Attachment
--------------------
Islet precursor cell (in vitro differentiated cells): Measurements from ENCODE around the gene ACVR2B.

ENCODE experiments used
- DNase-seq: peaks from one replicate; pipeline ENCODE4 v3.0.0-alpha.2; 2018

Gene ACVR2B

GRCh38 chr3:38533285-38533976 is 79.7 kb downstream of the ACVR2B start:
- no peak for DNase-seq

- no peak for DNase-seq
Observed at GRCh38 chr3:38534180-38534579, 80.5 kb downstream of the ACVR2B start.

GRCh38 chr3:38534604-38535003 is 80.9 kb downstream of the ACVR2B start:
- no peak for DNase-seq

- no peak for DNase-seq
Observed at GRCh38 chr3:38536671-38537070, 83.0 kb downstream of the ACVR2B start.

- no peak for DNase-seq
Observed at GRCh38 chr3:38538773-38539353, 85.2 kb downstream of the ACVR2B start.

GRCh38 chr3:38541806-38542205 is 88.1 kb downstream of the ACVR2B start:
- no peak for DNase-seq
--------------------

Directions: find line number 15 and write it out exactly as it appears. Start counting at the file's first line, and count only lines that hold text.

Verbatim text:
GRCh38 chr3:38541806-38542205 is 88.1 kb downstream of the ACVR2B start: